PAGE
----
6 Ways to Manage Millennial and Gen-Z Employees
What are the ways to manage millennial and gen-z employees?
- Provide clear communication and frequent feedback
- Prioritize growth and development
- Don’t micromanage
- Explain their importance in the company
- Understand their need for work-life balance
- Embrace technology
Modern workforces are composed of different generations and each comes with diverse sets of expectations. According to the Philippine Statistics Authority, about half (46%) of the Philippine workforce is comprised of millennials and Gen-Z in the year 2015 alone. But by the year 2030, they will make up 75% of the global workforce. This is why today’s leaders can’t operate their teams with a one-size-fits-all mentality. Understanding the ways to manage millennial and Gen-Z employees is crucial for your company’s success.
Millennial employees were born between 1980 to 1995, while Gen-Z employees were born between 1996 to 2010. Leadership style is pivotal for managing millennials and Gen-Z. When you understand the generational difference, you can better harness the skills of millennials and Gen-Z to drive your business to success.
Millennial and Gen-Z employees are creative, independent, and tech-savvy. However, they are also known to be job hoppers, leaving the job when they feel unhappy or when they feel they are not growing. Continue reading to learn more about how to manage, engage, and retain these younger generations at work.
Provide Clear Communication and Frequent Feedback
Millennial and Gen-Z employees are known for wanting clear communication. They favor collaboration and transparency. A possible reason behind this is that younger generations were raised in a culture of instant gratification and feedback from social media.
Make sure you clearly communicate your expectations. Millennial and Gen-Z employees want to know what they can expect with a specific job role, the growth possibilities, and timelines. Provide explicit directions. For example, you can let them know if a project needs to be done in a specific way or they can do it their own way.
You can also set up regular one-on-one sessions. Millennial and Gen-Z employees appreciate the feedback. They thrive on constructive criticism. Discuss their performance and guide them on how exactly to improve.
Prioritize Growth and Development
Gen-Z values stability, while millennials want flexibility. Although these are two seemingly opposing goals, both have something in common: they respond well to continuous growth and development. Millennials want to learn more, while Gen-Z believes new skills are a factor for long-term security.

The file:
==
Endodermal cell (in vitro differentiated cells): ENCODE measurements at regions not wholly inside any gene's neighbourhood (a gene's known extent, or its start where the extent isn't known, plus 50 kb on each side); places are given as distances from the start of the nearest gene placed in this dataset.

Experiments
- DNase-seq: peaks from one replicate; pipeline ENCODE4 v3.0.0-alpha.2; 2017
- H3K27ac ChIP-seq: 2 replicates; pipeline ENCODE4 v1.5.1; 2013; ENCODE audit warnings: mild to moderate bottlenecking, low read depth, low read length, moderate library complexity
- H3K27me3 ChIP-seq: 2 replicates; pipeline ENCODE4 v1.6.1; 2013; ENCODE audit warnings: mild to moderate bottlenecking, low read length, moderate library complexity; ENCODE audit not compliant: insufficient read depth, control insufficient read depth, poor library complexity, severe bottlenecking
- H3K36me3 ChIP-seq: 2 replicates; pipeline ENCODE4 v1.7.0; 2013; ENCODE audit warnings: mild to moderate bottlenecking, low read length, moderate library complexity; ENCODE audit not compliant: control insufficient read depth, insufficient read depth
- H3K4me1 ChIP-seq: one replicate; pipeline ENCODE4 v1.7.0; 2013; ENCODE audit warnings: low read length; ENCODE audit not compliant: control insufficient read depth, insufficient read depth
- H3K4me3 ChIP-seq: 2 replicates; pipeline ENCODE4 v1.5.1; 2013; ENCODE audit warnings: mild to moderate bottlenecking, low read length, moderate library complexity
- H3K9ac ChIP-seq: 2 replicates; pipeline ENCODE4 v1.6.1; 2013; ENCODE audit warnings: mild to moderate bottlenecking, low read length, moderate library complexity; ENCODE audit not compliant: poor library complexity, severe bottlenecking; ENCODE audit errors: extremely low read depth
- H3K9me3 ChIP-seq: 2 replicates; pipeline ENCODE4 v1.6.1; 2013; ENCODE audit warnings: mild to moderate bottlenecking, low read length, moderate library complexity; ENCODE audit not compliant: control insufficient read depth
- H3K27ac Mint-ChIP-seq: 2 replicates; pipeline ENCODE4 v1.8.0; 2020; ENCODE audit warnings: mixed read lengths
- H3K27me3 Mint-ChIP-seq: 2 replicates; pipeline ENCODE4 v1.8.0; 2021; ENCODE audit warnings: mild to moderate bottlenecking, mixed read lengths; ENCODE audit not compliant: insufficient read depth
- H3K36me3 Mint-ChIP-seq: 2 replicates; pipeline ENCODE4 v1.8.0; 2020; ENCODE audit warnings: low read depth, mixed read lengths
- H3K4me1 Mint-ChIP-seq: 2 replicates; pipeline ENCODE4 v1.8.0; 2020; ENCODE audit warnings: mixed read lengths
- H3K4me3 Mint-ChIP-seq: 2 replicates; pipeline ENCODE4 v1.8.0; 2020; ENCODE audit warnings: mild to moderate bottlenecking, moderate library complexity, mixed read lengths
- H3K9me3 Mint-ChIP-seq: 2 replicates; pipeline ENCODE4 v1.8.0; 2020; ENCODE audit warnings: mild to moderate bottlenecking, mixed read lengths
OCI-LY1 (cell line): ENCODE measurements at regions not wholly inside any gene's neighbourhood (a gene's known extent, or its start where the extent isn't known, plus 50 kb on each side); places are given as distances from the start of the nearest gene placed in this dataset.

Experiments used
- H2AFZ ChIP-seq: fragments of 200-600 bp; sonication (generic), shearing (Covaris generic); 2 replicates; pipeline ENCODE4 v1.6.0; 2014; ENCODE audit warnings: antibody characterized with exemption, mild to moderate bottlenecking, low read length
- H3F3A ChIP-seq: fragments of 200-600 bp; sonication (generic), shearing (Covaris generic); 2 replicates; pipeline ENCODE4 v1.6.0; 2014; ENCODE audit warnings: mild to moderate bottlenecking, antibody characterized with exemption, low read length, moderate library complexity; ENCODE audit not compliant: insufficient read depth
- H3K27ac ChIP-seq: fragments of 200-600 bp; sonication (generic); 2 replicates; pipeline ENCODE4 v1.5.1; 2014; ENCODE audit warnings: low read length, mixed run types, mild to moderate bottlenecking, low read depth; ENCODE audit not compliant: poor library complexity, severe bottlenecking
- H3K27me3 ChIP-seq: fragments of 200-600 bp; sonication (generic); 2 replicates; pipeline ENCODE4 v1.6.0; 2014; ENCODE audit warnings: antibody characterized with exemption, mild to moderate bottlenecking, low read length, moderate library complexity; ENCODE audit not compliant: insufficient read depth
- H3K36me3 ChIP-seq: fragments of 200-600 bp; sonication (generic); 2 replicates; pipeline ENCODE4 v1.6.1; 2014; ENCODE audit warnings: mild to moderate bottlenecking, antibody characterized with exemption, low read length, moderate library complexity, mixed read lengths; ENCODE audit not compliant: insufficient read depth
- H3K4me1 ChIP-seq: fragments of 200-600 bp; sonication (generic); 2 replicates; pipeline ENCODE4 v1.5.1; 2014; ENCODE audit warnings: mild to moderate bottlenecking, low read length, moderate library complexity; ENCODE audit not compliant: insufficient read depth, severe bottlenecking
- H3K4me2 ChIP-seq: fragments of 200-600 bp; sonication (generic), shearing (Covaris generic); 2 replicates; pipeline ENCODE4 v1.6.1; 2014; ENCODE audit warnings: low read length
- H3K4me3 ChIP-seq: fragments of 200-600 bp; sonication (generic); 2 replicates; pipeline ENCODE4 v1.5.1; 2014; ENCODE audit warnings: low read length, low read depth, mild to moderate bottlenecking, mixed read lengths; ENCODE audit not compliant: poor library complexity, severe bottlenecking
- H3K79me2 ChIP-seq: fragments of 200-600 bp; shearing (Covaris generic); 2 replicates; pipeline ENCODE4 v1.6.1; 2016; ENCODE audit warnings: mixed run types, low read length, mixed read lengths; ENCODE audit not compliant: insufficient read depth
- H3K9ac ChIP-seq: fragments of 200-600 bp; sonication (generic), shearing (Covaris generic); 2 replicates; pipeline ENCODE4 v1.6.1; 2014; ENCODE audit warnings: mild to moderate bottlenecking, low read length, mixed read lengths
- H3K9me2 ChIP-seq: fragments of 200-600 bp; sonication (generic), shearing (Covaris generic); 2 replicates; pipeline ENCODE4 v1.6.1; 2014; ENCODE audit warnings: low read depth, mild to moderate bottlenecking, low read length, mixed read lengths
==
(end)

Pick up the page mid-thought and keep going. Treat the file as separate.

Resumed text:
Having said this, ensure you actively engage in their professional growth. Have training and development programs. Show how upskilling will benefit them in the long term. They would be willing to contribute as much as they can if they feel they are growing.
You can also put their personal growth in your best interest. They want leaders who invest in their progress. All these show you want your employees to succeed both in their career and personal lives — a factor that is heavily valued by millennials and Gen-Z alike.
Micromanaging millennials and Gen-Z Despite is acceptable when settling in their new role for the first few weeks. But if micromanagement continues in the long term, it can make a destructive impact on motivation and productivity.
Millennial and Gen-Z employees want to see their leaders as mentors and coaches, not bosses. They want to be taught and be allowed to work independently.
If you want to properly manage millennial and Gen-Z employees, provide them with goals and plenty of problem-solving and creative opportunities. Oftentimes, they want to be trusted, respected, and provided autonomy. Distrust destroys collaboration and affects how employees accomplish their jobs.
Explain Their Importance In The Company
Millennial and Gen-Z employees exhibit better work engagement and productivity when they fully know how they fit in the “grand scheme of things”. They want to feel they are important for a company’s bigger purpose. They also want to know that their company stands for certain values that match their own. So whenever possible, make sure you connect their job role to the “why”.
Understand Their Need For Work-Life Balance
Millennial and Gen-Z employees heavily push for work-life balance. For them, the idea of work-life balance is being able to attend to tasks outside of work. Millennials and Gen-Z work to live. So if you want to avoid employee burnout and high turnover rates, make sure to implement flexible work schedules, have remote work opportunities, and respect their time for personal life.
Millennial and Gen Z employees are digital natives. They are accustomed to using technology in daily life and they expect their workplaces to accommodate this fact. So, integrate technology into your operations. You can foster a culture of innovation and use social media platforms as well as instant messaging and video conferencing apps like Slack and Zoom.
Millennials and Gen-Z employees are the future of your workforce. If you’re struggling to lead your younger work generation, consider following the 6 ways to manage millennial and Gen-Z employees we’ve stated above.
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